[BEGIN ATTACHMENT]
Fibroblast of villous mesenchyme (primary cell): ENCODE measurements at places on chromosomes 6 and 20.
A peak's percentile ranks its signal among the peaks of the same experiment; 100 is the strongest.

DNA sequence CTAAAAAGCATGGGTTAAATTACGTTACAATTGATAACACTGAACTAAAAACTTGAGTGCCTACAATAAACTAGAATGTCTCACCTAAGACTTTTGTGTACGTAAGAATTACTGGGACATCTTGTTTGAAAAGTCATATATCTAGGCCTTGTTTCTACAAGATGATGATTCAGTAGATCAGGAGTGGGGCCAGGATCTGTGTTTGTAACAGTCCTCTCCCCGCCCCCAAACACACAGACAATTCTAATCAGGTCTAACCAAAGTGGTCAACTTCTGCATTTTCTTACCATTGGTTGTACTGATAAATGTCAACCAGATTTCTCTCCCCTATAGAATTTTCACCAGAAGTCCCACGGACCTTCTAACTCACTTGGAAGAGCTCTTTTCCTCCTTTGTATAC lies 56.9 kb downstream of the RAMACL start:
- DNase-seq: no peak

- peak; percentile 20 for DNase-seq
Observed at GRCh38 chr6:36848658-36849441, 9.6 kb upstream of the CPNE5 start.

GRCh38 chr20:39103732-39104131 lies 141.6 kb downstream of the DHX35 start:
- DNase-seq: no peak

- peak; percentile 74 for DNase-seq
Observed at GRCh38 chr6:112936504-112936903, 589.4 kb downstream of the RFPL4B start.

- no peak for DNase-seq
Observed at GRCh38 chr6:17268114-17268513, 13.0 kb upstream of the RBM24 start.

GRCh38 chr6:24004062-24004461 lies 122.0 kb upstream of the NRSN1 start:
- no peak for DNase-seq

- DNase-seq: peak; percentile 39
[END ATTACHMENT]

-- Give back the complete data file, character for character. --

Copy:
Fibroblast of villous mesenchyme (primary cell): ENCODE measurements at places on chromosomes 6 and 20.
A peak's percentile ranks its signal among the peaks of the same experiment; 100 is the strongest.

DNA sequence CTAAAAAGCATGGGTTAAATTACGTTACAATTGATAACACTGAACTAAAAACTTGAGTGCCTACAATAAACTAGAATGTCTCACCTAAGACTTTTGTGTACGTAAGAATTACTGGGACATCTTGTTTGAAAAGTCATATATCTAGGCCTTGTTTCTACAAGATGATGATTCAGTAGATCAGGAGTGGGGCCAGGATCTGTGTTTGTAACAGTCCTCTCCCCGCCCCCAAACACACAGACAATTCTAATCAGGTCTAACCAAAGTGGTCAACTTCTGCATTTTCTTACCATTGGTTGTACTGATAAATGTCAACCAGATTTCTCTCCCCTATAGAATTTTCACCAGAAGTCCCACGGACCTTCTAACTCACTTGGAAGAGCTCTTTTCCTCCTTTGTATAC lies 56.9 kb downstream of the RAMACL start:
- DNase-seq: no peak

- peak; percentile 20 for DNase-seq
Observed at GRCh38 chr6:36848658-36849441, 9.6 kb upstream of the CPNE5 start.

GRCh38 chr20:39103732-39104131 lies 141.6 kb downstream of the DHX35 start:
- DNase-seq: no peak

- peak; percentile 74 for DNase-seq
Observed at GRCh38 chr6:112936504-112936903, 589.4 kb downstream of the RFPL4B start.

- no peak for DNase-seq
Observed at GRCh38 chr6:17268114-17268513, 13.0 kb upstream of the RBM24 start.

GRCh38 chr6:24004062-24004461 lies 122.0 kb upstream of the NRSN1 start:
- no peak for DNase-seq

- DNase-seq: peak; percentile 39